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This was written by June Carter and Merle Kilgore. Kilgore wrote several other Country hits, acted in a few movies, and became a manager for artists like Hank Williams. Kilgore was best man when Carter married Cash.
June Carter wrote the lyrics about her relationship with Johnny Cash. She felt being around Cash was like being in a "ring of fire." Cash was involved in drugs and had a very volatile lifestyle. When she wrote this, both June and Johnny were married, but they became singing partners and close friends. By 1967, Cash and Carter were single again and they got married in 1968. Johnny claimed that June saved his life by helping him get off drugs. June died in 2003 after 35 years of marriage to Johnny.
According to the Rolling Stone magazine's Top 500 Songs, June Carter wrote this song while driving around aimlessly one night, worried about Cash's wildman ways - and aware that she couldn't resist him. "There is no way to be in that kind of hell, no way to extinguish a flame that burns, burns, burns," she wrote. Not long after hearing June's sister Anita's take on the song, Cash had a dream that he was singing it with Mariachi horns. Cash's version became one of his biggest hits, and his marriage to June 4 years later helped save his life. The song was based on a poem Love's Ring Of Fire, and it was originally recorded in a more folksy manner by June Carter's sister, Anita, as "Love's Fiery Ring." Cash held back on his single to give her version a chance to chart. (thanks, Edward Pearce - Ashford, Kent, England)
In her autobiography I Walked the Line
, Johnny Cash's first wife, Vivian Cash, denies that June Carter had any part in writing "Ring of Fire." In her words: "She didn't write that song any more than I did. The truth is, Johnny wrote that song, while pilled up and drunk, about a certain private female body part." (thanks, Keely - Bronx, NY)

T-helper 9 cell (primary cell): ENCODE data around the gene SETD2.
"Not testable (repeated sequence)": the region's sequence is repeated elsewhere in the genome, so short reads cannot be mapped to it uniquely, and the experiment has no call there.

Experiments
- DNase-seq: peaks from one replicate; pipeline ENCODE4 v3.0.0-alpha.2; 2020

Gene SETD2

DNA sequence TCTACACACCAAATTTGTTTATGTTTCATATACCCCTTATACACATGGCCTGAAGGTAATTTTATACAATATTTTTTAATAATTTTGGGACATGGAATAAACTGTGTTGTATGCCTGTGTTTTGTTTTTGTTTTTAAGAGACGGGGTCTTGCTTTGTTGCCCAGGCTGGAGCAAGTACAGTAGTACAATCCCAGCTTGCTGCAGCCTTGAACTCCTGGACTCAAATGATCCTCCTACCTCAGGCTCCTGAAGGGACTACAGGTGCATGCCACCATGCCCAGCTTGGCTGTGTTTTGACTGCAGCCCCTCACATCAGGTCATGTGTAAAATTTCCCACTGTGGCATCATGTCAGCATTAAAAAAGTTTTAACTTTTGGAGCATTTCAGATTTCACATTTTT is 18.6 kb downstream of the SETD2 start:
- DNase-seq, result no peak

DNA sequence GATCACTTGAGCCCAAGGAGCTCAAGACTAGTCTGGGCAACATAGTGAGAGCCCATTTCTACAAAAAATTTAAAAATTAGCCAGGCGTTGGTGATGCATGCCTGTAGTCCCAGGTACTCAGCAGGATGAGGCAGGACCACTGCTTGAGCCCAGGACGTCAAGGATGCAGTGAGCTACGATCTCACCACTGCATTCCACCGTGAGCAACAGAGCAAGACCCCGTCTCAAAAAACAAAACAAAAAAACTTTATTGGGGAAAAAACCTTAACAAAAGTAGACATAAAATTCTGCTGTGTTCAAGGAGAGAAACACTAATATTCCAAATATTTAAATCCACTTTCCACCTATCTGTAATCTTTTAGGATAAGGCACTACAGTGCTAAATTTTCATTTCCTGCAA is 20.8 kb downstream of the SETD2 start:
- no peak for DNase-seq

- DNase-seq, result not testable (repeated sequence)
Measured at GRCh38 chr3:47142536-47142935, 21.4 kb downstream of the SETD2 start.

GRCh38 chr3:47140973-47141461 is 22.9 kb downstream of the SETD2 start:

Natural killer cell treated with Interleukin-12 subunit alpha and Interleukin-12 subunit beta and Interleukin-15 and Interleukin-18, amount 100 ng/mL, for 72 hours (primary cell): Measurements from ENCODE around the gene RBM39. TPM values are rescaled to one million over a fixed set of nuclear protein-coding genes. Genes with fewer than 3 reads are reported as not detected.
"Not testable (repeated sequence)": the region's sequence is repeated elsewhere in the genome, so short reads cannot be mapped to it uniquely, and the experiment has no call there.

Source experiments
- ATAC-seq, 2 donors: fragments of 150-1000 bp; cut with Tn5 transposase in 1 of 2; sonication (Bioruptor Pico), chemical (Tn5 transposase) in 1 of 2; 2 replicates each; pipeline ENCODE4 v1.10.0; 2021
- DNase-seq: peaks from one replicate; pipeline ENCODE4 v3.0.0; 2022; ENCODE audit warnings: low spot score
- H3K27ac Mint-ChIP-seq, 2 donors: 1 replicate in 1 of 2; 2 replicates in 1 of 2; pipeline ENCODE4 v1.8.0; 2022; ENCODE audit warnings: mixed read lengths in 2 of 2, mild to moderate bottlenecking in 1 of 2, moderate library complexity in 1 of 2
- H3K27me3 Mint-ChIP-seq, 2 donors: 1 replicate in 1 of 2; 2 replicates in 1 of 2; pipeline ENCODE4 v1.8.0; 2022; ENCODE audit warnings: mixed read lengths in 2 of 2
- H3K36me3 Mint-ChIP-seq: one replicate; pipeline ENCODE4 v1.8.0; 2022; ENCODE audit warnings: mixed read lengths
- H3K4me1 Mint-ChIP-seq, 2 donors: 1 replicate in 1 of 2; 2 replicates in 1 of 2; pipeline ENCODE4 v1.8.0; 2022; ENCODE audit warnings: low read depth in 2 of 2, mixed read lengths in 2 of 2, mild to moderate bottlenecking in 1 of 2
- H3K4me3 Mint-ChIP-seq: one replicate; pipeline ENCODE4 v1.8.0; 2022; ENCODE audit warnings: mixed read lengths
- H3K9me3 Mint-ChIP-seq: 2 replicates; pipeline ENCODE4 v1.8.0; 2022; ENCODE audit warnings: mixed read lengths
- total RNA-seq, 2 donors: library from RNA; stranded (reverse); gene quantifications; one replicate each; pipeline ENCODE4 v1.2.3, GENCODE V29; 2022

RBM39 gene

In 2004, a company wanted to use this song to promote hemorrhoid-relief products. Kilgore thought it was funny and liked the idea - he sometimes made hemorrhoid jokes when introducing the song in concert. Cash's daughter, Rosanne, thought it would demean the song and refused to allow its use. She said, "The song is about the transformative power of love and that's what it has always meant to me and that's what it will always mean to the Cash children."
Popular cover versions of this song include a 1968 rendition by The Animals, which hit #35 in the UK, and a 1980 recording by Wall of Voodoo on their first album. Stan Ridgway of Wall of Voodoo
told us: "I used to play Johnny Cash music as a teenager. I grew up with a lot of it. My dad had a big collection of Johnny Cash and all kinds of country western stuff. And as I got older I got into jazz and all kinds of stuff. There's good music, and there's not-so-good music. So a lot of the labels and things like that are really just that: labels.
The song came about with me f--king around with this Moog synthesizer that we had that was brand new at that point. And out came this crazy kind of throbbing sound. And I knew that we needed to assign some sort of idea to it immediately or we'd lose the whole idea, we wouldn't know what was going on. So I had to think to myself, 'Quick, quick, what's a three-chord song that's a good song?' I thought, 'Ring of Fire.' So I sang it over that and then moved my hand and it kind of worked. We made a quick little demo of it, and from there it grew. I do think 'Ring of Fire' is an excellent cover."
Julie Gold - "From A Distance"
Julie was a secretary at HBO when she thawed out her childhood piano (literally) and wrote the hit that changed her life.
Mike Watt - "History Lesson, Pt. 2"
Mike Watt of the Minutemen tells the story of the song that became an Indie Rock touchstone. It's also the story of what Mike calls "The Movement."
Cy Curnin of The Fixx
The man who brought us "Red Skies" and "Saved By Zero" is now an organic farmer in France.